[…] The struggle between Russia's two capitals, Muscovites and Pitertsy, is a major theme in Russian politics, that also Putin's road to power is part of. As a protegé of erstwhile St. Petersburg mayor, [Anatoly Sobchak], Putin is likely never to forget how instrumental Muscovite interests were for defeating Sobchak back in 1996, and the dire consequences this had for himself. Ever since, the Pitertsy have been longing to get back at Luzhkov, barely succeeding to keep him at bay in the 2000 presidential elections that brought Putin to the Kremlin. Of course, this is common knowledge for anyone following Russia. What is interesting is how little this has been the focus of attention recently. Instead, Luzhkov's dismissal is predominantly interpreted as part of a struggle between Medvedev and Putin for the 2012 presidential elections. […]

The Pipeline had a quick look at Luzhkov's “last weeks” in office, and, in a four-part series, dissected various aspects of the Sept. 28 dismissal, covering the reactions of the markets and Russian political elite, bloggers and ordinary Muscovites, providing an overview of potential candidates for the post of Moscow mayor, and examining the impact of Luzhkov's ouster on Moscow's real estate and construction market. Here's an excerpt from Part 2 of the series:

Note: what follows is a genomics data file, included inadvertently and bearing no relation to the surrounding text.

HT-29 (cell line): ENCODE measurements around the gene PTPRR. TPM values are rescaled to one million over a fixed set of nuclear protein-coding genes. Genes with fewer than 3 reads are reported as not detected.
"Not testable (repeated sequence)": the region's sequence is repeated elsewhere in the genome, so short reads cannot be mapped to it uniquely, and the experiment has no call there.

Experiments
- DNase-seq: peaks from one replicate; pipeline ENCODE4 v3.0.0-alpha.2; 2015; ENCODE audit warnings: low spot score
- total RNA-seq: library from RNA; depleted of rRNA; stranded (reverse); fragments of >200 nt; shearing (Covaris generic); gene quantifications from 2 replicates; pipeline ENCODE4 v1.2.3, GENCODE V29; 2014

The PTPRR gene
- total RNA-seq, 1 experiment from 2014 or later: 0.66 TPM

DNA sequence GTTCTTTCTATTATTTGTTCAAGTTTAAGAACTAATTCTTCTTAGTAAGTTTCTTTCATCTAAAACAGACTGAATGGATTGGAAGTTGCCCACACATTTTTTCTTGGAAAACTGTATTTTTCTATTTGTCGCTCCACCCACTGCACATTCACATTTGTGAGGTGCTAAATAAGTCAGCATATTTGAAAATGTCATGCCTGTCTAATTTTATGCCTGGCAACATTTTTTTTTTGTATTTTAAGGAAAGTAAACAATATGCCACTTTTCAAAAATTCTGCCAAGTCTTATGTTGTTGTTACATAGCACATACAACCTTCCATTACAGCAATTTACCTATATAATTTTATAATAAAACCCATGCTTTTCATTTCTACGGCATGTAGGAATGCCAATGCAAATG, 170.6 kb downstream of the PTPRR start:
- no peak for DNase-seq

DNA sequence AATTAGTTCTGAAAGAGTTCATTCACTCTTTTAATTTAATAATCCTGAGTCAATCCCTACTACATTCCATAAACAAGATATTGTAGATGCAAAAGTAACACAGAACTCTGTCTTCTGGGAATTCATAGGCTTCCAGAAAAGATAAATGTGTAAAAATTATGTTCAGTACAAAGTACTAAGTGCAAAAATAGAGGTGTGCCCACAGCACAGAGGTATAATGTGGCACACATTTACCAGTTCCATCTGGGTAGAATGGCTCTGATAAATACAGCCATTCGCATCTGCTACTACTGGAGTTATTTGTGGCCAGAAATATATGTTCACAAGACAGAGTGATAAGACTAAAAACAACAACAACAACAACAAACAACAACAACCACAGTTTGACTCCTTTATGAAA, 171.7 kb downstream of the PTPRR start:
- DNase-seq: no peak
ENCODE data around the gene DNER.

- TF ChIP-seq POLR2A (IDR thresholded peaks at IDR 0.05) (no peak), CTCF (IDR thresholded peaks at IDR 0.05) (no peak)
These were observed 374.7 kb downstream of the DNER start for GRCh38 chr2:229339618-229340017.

[…] Luzhkov’s sacking provided a harvest for satirists and comedians and viral photos are spreading throughout the Russian internet. One features a photo-montage of a refugee Yelena Baturina saying to a small Luzhkov, “Let’s go Yurka [a diminutive for Yuri], somehow we will survive on $3,000,000,000!”

On GlobalPost, Miriam Elder wrote about an interview with Luzhkov (RUS) that appeared in The New Times magazine:

[…] The interview […] gets at the heart of the matter when the question is given on whether Luzhkov understands that Inteko, the multibillion dollar business belonging to his wife, Yelena Baturina, is likely under threat. It also shows the degree of Luzhkov’s self-delusion.

“You know, why we’re so calm? Whatever has been said or written, we are honest people. Inteko and Elena, that is, my wife, have an honest business — the most honest and most transparent of all those, well, at the very least, that run a construction business.” […]

Vadim Nikitin of FPA's Russia wrote:

However disgracefully he was forced out, let’s get one thing straight: Luzhkov was a dirty crook. […]


In a hypercentralised country like Russia where most of the national wealth resides in the capital, Moscow and Muscovites had always lived like kings compared to their compatriots, and it’s certainly no big achievement of Luzhkov’s that he managed to keep it that way. […]

Power&Politics World wrote: